Drawing on recent policy, academic literature and the ongoing work of the DWELL project – which includes workshops and design projects with older participants, the local authority, and housing providers in Sheffield – this paper aims to draw out a more nuanced understanding of housing in later life. The paper highlights the ways in which existing housing discourses and policy-making are contradictory and reinforce the notion of “old age” as an inevitable a process of decline that is distinct from the rest of the lifecourse. This negative stereotyping and exclusion of older people in society contributes to their disempowerment with regards to housing in later life. The paper goes on set out an argument for housing to be considered from a continuous lifecourse perspective across space and time from past, present, to the future. Lifecourse research approaches emphasize, first, that individual lives and whole generations are shaped by the social and historical circumstances they encounter;10 and as a result lifecourse researchers view the ageing as a continual process which can be punctuated by change, transitions, or ruptures.11 Previous research has found that housing transitions, for example into purpose-built housing with care and support, are less traumatic for the individual when he or she is well prepared for the transition and has a degree of choice and freedom in the decision-making process.12 We therefore argue for a model of housing in later life that enables individuals to actively contribute to the way that housing is conceptualized, planned, designed, and managed to reflect a positive model of ageing – with older people viewed as active citizens rather than passive consumers.
The need to encourage more people to downsize to more “age-appropriate” accommodation has appeared with increasing frequency in recent policy and media discourses, not least because of the links drawn between the current “crises” in housing, in health, and in social care. As Best and Porteus stated in the 2012 “HAPPI 2” report:
Solutions to health and social care problems so often lie in provision of specially designed high quality homes: these reduce risks of falls; provide safety and security; protect against the effects of cold homes and fuel poverty; enable earlier discharge from, and fewer re-admissions to, hospital; prevent the need (both temporary and permanent) for institutional residential care. And the companionship that comes with retirement housing can combat the depression and poor health that so often results from isolation and loneliness. These factors can save public (NHS and local authority) funds as well as conserving private resources.13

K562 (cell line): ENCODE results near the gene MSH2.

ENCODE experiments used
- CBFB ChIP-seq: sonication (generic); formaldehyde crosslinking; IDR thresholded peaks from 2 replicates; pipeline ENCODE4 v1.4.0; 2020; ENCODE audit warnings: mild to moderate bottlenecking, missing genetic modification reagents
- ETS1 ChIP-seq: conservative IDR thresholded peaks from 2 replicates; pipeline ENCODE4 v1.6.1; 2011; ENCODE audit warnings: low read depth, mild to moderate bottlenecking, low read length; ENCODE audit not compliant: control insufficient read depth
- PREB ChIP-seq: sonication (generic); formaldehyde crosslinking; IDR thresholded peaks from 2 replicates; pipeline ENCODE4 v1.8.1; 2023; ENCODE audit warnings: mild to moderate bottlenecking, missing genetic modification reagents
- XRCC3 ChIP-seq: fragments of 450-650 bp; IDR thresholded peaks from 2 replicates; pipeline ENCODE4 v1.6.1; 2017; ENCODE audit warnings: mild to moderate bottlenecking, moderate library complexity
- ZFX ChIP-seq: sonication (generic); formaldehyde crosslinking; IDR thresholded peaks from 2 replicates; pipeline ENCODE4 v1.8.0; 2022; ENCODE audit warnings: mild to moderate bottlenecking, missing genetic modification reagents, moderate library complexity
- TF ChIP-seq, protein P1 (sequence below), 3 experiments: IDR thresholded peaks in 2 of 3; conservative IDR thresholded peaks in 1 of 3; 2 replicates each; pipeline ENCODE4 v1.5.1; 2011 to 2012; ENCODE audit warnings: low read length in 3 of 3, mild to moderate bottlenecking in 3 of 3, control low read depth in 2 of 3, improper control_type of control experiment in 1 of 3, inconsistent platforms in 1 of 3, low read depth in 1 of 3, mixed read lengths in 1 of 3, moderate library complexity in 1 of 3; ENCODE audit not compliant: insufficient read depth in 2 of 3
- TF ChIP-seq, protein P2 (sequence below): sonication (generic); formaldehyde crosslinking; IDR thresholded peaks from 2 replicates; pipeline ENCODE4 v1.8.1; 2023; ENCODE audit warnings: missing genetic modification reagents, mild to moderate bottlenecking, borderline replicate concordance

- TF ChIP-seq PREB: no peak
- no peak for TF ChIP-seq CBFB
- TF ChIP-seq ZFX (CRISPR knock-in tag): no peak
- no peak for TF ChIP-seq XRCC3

While the underlying motivation for downsizing policies may be framed (at least partly) in terms of benevolent action to improve older people’s well-being, critics have argued that instrumental dimensions of downsizing policies are based on a so-called “deficit” model of ageing.14 This has been further revealed in the links that have been drawn between housing and the current “crises” experienced in health and social care funding, and is perhaps most clearly identifiable in the emergence of pejorative terms such as “bed blockers” in media and policy discourse to describe older people who cannot be discharged from hospital until adequate housing or support arrangements are in place.15 In this context, housing choices in later life are often framed around the ageing individual’s need to take greater personal responsibility to minimize the burdensome effect on the healthcare system (and wider society) by planning ahead.16 This feeds into a wider negative stereotyping around ageing, whereby older age is viewed as distinct from the rest of the lifecourse, physical and mental decline in older age is inevitable, and older people are considered a burden to the rest of society.17 This opens up a potentially wider question of whether a transfer of responsibility onto older individuals and families – in this case by living more “independently” – is facilitating a political agenda that seeks to reduce the scale of national healthcare and the welfare state support.
Downsizing policies have become further entrenched and reinforced by the economic arguments, with researchers and political think-tanks quantifying the potential fiscal benefits of “freeing up” more “family-sized” housing assets that are currently owned or rented by older households.18 Statistics relating to current “over-occupancy” by older households have also been used to challenge the orthodoxy that the UK faces a crisis of housing supply, with Dorling suggesting there are enough bedrooms to meet the needs of the whole population – they are just not evenly distributed.19 The author goes on to suggest that a determination to resist downsizing, even where it makes economic sense for an older person or household, is often driven by the powerful motivator of rapidly increasing house prices and a desire to maximize inheritance value:
It is not that elderly people should be forced out of larger homes. Almost all that occupy such homes own them outright. But almost any encouragement to downsize would help the situation greatly.20